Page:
Historian, teacher, author, editor. Gregorie was born in Savannah, Georgia, on May 20, 1887, the daughter of South Carolina natives Ferdinand Gregorie and Anne Palmer Porcher. Her father was managing plantations in Georgia, but in 1893 returned with his family to Oakland, his father-in-law’s plantation near Mount Pleasant. Gregorie lived at Oakland for the next sixteen years, absorbing the area’s history, folklore, and myths. She attended the local public school, Victory Point Academy, and obtained a scholarship to Winthrop College, which she entered as a sophomore in 1903. Gregorie graduated in 1906 with a Bachelor of Arts degree and a lifetime license to teach in the state’s public schools. After a year of postgraduate study, she embarked on an eleven-year teaching career that took her to schools in Lynchburg, Chester, and, finally, Christ Church Parish. When her mother died in 1918, Gregorie resigned her teaching position, taking over housekeeping for her father and serving his business, F. Gregorie and Sons, as treasurer. This hiatus lasted until 1923, but the five years rekindled her interest in local history.
In 1925 Gregorie embarked on the process of becoming a professional historian. She entered the University of South Carolina and earned a master’s degree a year later. That fall she entered the University of Wisconsin as a full-time graduate student, but returned to the University of South Carolina in January 1927. She taught freshman history courses, took courses herself, and completed her dissertation, a biography of Thomas Sumter. Gregorie graduated in 1929, the first woman to receive a doctorate from the Department of History of the University of South Carolina.
Gregorie spent the next four years teaching at Arkansas College and Alabama College while readying Thomas Sumter for publication in 1931. Reviews of Thomas Sumter stressed the diligence and research that made the book not just a biography, but also a social study of South Carolina’s Revolutionary and early-statehood periods. When the Depression ended Gregorie’s teaching career in 1933, she returned to Mount Pleasant and wrote twenty-one entries for the Dictionary of American Biography. Economically independent through judicious investments of savings and monies earned for her writings, Gregorie began working for the Civil Works Administration, repairing and transcribing historical records. In 1936 she became the director of the South Carolina Historical Records Survey, a Works Projects Administration agency that inventoried records in courthouses, capitols, and churches nationwide. When the project was suspended in 1941, Gregorie had compiled forty-six county records inventories and published fourteen. Completing the work by drafting the first disaster preparedness plan for cultural institutions and records in South Carolina, she turned in earnest to historical writing and editing.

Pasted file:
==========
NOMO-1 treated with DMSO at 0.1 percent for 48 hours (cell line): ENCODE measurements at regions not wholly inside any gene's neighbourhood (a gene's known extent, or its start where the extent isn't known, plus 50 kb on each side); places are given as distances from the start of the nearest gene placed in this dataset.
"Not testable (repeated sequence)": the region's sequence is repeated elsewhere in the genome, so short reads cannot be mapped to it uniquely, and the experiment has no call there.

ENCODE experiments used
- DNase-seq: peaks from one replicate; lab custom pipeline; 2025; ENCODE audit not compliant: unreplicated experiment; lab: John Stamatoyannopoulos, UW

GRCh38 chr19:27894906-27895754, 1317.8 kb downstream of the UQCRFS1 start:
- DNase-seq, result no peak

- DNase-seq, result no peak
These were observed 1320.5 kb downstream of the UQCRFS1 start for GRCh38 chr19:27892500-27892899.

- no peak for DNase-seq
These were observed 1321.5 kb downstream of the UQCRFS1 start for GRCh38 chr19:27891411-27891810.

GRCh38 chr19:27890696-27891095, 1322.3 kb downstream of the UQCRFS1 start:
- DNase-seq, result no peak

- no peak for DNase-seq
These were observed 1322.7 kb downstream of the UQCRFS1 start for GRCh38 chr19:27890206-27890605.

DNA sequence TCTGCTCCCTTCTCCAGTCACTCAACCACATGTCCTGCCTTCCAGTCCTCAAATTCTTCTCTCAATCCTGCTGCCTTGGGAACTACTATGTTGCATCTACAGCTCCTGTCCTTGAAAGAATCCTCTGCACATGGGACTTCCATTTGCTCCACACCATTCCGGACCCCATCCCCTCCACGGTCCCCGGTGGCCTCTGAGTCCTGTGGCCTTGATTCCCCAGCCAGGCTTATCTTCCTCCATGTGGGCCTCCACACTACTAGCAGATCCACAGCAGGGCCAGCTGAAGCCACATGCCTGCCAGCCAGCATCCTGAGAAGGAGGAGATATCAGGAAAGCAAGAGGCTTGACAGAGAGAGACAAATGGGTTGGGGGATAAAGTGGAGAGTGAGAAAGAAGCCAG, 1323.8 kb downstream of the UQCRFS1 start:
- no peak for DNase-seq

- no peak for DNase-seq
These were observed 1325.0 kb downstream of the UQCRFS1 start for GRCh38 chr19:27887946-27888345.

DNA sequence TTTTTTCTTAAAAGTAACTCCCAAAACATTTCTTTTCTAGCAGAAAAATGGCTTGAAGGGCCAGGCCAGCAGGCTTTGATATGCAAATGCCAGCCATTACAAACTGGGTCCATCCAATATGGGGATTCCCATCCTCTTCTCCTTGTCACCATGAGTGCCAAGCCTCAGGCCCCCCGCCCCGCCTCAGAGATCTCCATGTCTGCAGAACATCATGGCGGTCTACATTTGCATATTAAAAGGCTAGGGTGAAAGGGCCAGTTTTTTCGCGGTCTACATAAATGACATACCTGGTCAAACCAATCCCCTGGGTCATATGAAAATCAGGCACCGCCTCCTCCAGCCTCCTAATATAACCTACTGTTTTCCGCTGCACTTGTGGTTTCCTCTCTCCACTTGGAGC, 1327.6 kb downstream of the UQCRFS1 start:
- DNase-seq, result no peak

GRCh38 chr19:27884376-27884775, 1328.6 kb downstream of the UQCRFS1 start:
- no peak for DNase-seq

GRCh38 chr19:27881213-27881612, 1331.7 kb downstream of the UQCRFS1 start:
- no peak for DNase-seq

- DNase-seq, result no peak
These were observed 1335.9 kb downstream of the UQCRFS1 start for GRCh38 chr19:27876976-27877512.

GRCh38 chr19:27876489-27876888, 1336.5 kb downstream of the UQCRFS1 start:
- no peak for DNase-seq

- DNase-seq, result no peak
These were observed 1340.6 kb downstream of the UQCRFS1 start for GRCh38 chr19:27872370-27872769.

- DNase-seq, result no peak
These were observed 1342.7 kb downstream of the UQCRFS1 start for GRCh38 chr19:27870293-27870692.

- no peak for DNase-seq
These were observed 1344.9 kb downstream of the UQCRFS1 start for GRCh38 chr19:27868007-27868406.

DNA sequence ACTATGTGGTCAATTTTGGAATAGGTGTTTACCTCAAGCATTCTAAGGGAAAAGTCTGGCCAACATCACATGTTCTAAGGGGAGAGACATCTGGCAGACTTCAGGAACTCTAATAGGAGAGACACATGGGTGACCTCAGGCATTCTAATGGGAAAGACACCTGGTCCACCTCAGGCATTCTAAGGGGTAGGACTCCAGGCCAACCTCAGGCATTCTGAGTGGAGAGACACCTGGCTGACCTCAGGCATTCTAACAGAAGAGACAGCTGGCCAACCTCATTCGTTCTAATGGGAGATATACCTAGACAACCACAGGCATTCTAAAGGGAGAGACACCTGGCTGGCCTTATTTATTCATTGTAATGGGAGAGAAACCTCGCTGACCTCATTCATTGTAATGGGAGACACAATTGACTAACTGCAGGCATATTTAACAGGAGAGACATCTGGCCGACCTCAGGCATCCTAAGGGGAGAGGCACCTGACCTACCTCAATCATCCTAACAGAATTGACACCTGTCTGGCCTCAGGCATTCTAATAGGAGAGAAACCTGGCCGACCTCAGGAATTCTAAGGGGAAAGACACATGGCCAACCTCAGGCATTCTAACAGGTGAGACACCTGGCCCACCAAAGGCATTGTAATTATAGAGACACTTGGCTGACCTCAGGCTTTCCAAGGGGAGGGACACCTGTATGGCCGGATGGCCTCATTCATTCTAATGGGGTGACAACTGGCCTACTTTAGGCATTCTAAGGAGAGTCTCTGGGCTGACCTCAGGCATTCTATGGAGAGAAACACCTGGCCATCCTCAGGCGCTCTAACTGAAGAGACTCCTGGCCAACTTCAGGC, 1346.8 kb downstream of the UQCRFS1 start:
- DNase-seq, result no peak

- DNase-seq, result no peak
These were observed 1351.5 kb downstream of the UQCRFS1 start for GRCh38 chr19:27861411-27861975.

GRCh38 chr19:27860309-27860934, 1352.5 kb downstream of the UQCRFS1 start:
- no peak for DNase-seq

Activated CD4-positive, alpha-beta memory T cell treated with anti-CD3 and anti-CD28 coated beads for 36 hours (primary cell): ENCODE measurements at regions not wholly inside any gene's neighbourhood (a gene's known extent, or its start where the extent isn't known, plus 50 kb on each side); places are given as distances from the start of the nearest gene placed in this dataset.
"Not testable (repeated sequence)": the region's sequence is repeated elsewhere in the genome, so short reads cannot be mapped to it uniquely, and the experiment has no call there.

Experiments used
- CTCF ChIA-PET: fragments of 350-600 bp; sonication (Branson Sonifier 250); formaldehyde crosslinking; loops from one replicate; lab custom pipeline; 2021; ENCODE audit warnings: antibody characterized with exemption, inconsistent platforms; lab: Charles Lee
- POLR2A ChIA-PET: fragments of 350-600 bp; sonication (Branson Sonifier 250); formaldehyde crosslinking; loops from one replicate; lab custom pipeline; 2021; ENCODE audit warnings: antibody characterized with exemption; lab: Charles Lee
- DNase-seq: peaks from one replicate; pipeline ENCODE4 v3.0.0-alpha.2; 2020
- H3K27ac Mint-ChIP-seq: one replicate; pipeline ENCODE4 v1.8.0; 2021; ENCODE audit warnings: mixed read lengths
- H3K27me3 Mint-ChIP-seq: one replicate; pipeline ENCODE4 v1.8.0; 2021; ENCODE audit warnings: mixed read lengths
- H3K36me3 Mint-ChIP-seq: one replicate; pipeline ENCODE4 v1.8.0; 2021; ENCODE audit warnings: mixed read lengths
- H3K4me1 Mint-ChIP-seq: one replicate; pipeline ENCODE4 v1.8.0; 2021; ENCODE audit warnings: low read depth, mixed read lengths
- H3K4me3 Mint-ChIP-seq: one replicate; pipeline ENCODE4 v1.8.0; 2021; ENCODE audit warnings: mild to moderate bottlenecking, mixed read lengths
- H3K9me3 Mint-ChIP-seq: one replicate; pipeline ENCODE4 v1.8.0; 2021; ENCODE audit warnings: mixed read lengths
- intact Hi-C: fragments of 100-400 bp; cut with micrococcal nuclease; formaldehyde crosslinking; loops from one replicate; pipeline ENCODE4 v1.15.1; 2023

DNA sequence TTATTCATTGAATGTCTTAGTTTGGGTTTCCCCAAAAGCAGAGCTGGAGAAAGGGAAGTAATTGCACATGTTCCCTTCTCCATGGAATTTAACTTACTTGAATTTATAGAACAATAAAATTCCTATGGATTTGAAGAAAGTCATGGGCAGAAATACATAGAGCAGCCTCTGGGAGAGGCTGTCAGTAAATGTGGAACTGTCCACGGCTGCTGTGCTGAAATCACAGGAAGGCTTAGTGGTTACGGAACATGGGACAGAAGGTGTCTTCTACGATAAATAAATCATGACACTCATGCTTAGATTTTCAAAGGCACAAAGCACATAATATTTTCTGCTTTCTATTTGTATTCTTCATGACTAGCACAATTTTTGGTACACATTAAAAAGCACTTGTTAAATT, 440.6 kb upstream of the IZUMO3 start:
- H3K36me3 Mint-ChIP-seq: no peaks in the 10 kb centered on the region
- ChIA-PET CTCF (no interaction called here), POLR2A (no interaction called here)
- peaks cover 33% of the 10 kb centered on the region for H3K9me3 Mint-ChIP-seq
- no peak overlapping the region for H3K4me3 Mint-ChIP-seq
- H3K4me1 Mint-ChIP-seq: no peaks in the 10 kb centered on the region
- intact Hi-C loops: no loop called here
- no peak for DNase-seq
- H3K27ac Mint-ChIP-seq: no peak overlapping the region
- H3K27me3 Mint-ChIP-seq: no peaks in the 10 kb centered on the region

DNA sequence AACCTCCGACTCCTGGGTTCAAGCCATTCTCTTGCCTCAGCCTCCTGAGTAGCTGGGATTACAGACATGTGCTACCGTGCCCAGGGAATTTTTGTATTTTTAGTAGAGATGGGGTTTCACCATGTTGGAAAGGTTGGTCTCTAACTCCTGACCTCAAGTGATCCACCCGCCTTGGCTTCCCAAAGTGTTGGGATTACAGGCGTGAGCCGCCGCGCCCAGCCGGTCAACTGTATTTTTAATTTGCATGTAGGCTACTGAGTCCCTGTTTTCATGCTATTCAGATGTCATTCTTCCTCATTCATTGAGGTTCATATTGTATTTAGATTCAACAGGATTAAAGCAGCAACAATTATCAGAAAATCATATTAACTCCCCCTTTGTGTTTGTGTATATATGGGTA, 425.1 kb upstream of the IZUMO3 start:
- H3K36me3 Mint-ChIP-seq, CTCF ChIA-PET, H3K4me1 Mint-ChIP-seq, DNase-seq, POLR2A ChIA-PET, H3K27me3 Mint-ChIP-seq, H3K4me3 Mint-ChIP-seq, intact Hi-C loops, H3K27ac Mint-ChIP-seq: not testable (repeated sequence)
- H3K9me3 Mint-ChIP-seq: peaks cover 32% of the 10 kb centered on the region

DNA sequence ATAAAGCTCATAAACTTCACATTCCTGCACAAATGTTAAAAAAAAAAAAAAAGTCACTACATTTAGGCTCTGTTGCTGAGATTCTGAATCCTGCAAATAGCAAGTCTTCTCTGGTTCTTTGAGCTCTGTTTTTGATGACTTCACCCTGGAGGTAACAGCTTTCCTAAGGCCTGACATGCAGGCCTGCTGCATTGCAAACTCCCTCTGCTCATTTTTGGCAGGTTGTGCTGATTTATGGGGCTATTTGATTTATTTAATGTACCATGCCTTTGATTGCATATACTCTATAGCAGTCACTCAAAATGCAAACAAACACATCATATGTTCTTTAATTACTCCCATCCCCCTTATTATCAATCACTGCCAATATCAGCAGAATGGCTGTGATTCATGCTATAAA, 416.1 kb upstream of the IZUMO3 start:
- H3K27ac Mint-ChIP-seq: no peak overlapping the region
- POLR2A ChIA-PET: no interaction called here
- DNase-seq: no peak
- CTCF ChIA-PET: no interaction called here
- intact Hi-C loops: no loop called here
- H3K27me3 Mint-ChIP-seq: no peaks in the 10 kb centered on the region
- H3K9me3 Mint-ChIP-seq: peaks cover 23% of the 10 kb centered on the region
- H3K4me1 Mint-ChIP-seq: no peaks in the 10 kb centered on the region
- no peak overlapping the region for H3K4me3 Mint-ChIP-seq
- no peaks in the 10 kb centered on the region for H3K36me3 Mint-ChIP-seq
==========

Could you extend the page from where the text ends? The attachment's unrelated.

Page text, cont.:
Gregorie’s major work for the American Historical Association, Records of the South Carolina Court of Chancery, 1671–1779, was published in 1950. Four years later The History of Sumter County earned an award of merit from the American Association for State and Local History. Gregorie served as editor of the South Carolina Historical Magazine from 1948 until 1958. Lastly, Gregorie fulfilled her life’s dream by completing Christ Church Parish, 1706–1959, which was published posthumously in 1961. As a historian, Gregorie demonstrated the validity of good local history and the importance of local records. Her heritage and training enabled her to present South Carolina’s history with intimacy and insight enriched with anecdotes and tradition. She died on December 4, 1960, and was buried in the Christ Episcopal Churchyard, Mount Pleasant.
Copp, Roberta V. H. “Of Her Time, Before Her Time: Anne King Gregorie, South Carolina’s Singular Historian.” South Carolina Historical Magazine 91 (October 1990): 231–46.
Surles, Flora Belle. Anne King Gregorie. Columbia, S.C.: R. L. Bryan, 1968.